A hard drive, also known hard disk or hard disk drive, is a non-volatile data storage device. Technically, hard drives and hard disks are not the same since hard drives consist of multiple hard platters, the hard disk reader and writer head, the hard drive motor, and the drive electronics. On the other hand, a hard disk is the storage medium itself.
The hard drive was invented in mid-20th century. Its earliest versions were mainly used in computers and could only store around five megabytes of data. Now, hard drives have applications in photography, videography, and mobile computing and communications technology, and currently, a hard drive that can store up to 1 terabyte or 1024 Gb of data is being developed.
The Hard Disk
A hard disk stores data the same way a cassette tape does, through a magnetic storage technique. This makes data stored on a hard disk very easy to erase, revise and replace. Moreover, the magnetic recording patterns are stored on a hard disk for a long time. As such, the only way to definitely erase data that has ever been stored on the disk's magnetic surface is to physically destroy the disk.
The hard drive is a simple, tightly sealed aluminum box that has a filtered air-vent. Inside the box are electronics that direct the read/write head or heads held aloft by a spindly arm and controls the motor which rotates the hard platters. The hard drive's driver electronics contains the instructions for converting bytes into magnetic domains when data is being recorded onto the hard disks and for translating magnetic patterns into bytes when data is requested by the CPU.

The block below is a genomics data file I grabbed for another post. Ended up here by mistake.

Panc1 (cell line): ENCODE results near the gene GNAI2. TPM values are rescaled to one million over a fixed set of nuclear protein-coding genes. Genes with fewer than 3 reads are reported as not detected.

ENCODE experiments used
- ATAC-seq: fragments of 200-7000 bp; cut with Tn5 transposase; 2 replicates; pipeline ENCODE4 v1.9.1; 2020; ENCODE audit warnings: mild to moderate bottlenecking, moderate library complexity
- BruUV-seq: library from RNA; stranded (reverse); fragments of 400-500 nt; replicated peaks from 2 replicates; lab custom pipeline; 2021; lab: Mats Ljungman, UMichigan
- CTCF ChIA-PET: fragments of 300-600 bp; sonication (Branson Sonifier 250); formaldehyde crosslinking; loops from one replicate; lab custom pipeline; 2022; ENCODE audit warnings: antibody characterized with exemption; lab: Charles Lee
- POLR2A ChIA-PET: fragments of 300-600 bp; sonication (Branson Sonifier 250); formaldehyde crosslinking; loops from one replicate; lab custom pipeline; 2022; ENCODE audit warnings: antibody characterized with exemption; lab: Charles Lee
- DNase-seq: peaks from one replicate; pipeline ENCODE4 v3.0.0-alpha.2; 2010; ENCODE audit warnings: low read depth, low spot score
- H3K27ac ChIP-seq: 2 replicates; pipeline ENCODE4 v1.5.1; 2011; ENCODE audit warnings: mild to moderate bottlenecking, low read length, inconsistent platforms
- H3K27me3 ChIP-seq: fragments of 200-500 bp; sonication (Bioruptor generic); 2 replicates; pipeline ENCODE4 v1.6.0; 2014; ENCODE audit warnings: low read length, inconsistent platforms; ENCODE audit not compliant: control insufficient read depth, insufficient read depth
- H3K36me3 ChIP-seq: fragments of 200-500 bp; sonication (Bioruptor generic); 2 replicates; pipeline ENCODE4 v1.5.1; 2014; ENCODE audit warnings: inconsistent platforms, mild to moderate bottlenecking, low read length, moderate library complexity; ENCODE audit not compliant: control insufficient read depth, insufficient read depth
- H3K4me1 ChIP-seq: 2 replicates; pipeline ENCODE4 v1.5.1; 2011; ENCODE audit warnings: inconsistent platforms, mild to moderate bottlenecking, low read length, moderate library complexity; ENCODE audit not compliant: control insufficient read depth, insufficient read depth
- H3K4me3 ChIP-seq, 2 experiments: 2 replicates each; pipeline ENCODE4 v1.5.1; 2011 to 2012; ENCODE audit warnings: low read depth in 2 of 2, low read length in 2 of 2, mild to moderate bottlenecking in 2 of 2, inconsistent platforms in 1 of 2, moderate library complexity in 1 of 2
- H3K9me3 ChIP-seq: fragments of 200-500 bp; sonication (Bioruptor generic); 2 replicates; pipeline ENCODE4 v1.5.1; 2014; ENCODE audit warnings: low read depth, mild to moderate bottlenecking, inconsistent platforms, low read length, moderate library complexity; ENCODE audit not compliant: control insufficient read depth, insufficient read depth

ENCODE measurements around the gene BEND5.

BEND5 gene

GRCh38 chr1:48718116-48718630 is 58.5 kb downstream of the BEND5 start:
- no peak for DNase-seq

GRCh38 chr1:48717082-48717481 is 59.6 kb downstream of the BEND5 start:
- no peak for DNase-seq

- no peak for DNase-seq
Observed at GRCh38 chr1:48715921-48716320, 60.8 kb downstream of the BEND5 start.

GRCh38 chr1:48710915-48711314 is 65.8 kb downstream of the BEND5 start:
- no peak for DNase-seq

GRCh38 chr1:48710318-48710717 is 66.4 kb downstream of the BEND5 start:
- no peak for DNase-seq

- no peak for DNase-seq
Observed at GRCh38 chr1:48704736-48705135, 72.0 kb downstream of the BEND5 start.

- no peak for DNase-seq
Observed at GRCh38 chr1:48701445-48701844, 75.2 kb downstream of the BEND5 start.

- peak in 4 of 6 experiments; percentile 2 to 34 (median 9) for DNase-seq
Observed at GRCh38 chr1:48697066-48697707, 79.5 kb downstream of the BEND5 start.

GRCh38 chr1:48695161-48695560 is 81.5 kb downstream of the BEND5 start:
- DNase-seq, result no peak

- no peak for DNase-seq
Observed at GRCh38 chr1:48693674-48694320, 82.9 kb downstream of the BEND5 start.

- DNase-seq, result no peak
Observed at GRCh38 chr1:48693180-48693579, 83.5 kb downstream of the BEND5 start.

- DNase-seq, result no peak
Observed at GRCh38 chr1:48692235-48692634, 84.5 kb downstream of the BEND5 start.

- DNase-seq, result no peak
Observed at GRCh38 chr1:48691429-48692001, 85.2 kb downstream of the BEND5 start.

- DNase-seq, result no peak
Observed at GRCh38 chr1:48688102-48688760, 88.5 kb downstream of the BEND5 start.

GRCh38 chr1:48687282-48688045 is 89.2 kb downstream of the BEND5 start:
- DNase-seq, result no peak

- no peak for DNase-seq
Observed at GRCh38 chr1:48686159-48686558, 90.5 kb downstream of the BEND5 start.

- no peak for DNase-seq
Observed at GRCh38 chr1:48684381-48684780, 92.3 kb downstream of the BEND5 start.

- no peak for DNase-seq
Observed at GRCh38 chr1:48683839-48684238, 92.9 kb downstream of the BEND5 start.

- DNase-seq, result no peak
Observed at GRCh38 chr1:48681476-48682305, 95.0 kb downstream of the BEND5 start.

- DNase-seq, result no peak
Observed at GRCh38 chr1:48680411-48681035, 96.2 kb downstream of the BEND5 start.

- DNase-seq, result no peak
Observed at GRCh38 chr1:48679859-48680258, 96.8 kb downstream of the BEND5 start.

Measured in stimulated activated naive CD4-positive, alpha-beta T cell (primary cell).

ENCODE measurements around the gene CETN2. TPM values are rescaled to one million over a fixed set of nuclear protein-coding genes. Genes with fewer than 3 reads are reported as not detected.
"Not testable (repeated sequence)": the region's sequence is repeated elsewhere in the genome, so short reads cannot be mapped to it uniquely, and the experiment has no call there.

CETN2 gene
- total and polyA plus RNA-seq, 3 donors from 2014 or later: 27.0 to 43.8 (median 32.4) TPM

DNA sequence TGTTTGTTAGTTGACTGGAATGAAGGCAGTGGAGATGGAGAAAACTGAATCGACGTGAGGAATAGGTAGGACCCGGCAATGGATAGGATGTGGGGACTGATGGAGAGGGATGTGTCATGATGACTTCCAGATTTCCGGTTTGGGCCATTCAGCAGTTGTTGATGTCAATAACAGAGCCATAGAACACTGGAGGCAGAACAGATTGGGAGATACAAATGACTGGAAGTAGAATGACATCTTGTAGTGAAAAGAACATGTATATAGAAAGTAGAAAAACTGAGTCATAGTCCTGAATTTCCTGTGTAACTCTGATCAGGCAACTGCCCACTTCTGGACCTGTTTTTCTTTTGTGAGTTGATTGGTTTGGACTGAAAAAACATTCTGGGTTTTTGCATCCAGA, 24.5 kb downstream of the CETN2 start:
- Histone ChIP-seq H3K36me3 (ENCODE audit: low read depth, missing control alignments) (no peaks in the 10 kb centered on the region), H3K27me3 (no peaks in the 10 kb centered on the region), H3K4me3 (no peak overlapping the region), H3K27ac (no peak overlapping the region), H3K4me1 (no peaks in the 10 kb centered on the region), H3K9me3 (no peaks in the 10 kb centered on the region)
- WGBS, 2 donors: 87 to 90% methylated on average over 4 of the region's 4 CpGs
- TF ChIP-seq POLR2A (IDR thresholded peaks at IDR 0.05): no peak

The hard disk has a magnetic material, usually a cobalt-alloy, which is overlaid on a glass or aluminum disk. The whole assembly is polished until it attains mirror-like smoothness.
Data stored on the hard drive's hard disks can be accessed almost instantaneously. In the process of recording data, the read/write head merely hovers above the disk's magnetic surface. Moreover, in the process of data retrieval or recording, the hard platter spins beneath the read/write head with speeds of around 170 miles per hour. Because of the great rotation speed, data is stored in significantly small regions of magnetic space. This, coupled with the number of hard disks used, makes a hard drive capable of storing enormous amounts of data.
Data Storage Mechanism
The magnetic surface of hard platters in a hard drive is formatted into tracks (concentric circles) and sectors (pie-like wedges on individual tracks) which can hold a fixed number of bytes. When data needs to be recorded, the hard disk platters rotate at great speeds and passes underneath the hard drive read/write head. The magnetic head produces a magnetic field which magnetizes the corresponding region where data is supposed to be stored. During this process, the surface acquires a magnetic flux or pattern representative of the information being stored.